For a study, researchers conducted an observational study to evaluate pulmonary and extrapulmonary function in a prospectively identified group of patients who survived SARS-CoV-2 pneumonia 12 months following hospitalization in the ICU. At 3, 6, and 12 months after the beginning of SARS-CoV-2, eligible patients were evaluated. Physical examination, pulmonary function tests, chest computed tomography (CT) scan, a standardized 6-minute walk test with continuous oximetry, overnight home respiratory polygraphy, and quality of life questionnaire were all performed on the patients. At 12 months after the onset of SARS-CoV-2 symptoms, the primary outcome was a change in the alveolar-capillary barrier relative to reference values as evaluated by DLCO. In total, 85 patients (median age 68.4 years; (interquartile range [IQR] = 60.1–72.9 years; 78.8% male) took part in the study. The median length of stay in the hospital was 44 days (IQR:20–60), with 17 days in the intensive care unit (IQR:11–26). About 3 months (n=85), 6 months (n=80), and 12 months (n=73) after the beginning of symptoms, pulmonary function tests were conducted. At each time point, most patients improved DLCO (3, 6, and 12 months). Except for 1, all patients with their DLCO stabilized did not deteriorate. At 3 months, 77 patients (96.3%) had abnormal chest CT scans, and while the proportion remained the same at 12 months, the patterns had changed. Investigators presented the outcomes of a complete study of 85 SARS-CoV-2 patients admitted to the ICU 1 year following symptom onset. They found that the majority of patients improved their DLCO with time.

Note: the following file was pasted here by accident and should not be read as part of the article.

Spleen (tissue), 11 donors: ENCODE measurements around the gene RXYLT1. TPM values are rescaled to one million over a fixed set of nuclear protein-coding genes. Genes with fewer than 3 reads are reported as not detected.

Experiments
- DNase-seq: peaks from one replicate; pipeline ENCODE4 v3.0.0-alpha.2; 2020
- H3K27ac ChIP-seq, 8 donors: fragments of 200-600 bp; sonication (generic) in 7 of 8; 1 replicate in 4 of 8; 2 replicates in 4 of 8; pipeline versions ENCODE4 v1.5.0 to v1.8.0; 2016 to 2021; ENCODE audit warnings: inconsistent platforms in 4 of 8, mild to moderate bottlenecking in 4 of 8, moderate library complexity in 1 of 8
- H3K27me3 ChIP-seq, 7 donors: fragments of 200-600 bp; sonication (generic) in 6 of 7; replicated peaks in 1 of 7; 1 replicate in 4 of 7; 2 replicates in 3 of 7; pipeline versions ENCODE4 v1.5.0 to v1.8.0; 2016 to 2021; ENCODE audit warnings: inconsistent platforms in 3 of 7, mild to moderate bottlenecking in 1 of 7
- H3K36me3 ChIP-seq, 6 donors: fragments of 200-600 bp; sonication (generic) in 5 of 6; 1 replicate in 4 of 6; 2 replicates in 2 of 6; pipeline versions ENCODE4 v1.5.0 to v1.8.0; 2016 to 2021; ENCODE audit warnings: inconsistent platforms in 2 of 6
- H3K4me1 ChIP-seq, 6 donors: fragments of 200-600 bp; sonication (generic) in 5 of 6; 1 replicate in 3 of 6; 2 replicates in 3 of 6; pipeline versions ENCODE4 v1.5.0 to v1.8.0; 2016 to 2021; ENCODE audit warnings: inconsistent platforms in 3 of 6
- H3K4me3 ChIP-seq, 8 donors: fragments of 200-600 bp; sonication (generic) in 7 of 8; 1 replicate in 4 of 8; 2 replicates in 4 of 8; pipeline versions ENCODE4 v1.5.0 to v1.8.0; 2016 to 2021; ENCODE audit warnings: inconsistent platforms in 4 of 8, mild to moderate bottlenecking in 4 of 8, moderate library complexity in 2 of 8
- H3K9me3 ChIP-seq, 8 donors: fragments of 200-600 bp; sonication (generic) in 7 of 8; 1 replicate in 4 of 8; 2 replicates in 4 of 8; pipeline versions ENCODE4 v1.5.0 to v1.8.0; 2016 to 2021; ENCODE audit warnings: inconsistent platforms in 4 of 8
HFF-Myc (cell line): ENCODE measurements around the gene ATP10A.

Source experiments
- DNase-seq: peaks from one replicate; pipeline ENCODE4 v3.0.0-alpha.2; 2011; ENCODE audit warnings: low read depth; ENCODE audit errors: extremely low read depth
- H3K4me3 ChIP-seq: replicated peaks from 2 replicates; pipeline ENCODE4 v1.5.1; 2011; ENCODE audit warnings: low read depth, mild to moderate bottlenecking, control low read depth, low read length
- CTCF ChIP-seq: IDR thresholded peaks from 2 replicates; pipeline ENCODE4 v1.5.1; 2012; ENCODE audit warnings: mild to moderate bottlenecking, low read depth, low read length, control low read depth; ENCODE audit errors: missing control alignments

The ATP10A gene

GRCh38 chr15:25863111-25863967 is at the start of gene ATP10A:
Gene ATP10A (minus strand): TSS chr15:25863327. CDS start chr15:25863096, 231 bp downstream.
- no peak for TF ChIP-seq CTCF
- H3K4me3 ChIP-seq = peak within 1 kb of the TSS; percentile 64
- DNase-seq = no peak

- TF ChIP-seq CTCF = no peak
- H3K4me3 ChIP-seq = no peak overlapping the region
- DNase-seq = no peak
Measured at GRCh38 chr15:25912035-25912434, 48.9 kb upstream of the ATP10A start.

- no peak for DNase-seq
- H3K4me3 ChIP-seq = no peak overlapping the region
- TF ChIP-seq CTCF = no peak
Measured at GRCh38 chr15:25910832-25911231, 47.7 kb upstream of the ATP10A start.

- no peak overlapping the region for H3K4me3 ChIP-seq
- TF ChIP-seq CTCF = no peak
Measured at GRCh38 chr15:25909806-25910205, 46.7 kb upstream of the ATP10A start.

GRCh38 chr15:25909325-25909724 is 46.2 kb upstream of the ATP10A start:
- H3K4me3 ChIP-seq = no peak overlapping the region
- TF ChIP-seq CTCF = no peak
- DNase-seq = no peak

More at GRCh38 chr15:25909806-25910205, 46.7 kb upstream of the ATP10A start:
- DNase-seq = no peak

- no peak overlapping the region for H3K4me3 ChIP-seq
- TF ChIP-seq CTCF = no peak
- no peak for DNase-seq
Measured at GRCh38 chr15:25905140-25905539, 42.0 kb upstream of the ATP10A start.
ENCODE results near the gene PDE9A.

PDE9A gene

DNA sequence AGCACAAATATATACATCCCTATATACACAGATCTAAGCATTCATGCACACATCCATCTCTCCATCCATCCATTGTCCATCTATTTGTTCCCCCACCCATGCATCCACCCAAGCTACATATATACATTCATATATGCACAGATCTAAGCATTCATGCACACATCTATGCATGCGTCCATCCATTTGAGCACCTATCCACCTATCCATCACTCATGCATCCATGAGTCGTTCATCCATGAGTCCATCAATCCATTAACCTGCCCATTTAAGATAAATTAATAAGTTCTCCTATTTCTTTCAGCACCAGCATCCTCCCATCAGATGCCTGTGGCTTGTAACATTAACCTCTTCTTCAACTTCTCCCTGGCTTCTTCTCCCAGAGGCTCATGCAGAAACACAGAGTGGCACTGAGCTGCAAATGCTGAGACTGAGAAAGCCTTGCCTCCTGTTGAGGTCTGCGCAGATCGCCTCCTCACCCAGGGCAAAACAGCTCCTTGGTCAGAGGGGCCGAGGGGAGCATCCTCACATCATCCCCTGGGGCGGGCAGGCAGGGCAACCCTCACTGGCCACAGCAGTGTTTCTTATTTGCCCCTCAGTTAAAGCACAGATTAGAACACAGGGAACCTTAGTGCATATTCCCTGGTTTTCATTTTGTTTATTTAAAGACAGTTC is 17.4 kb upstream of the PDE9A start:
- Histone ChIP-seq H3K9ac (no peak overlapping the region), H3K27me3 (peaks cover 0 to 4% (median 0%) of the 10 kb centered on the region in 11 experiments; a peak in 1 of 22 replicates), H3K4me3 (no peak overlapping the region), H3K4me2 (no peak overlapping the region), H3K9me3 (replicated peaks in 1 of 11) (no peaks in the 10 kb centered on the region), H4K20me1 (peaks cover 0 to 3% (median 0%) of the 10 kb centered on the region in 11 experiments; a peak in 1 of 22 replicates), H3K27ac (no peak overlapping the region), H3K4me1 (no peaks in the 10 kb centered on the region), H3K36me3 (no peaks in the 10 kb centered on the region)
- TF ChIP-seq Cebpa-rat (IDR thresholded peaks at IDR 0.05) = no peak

Source:annalsofintensivecare.springeropen.com/articles/10.1186/s13613-022-00997-8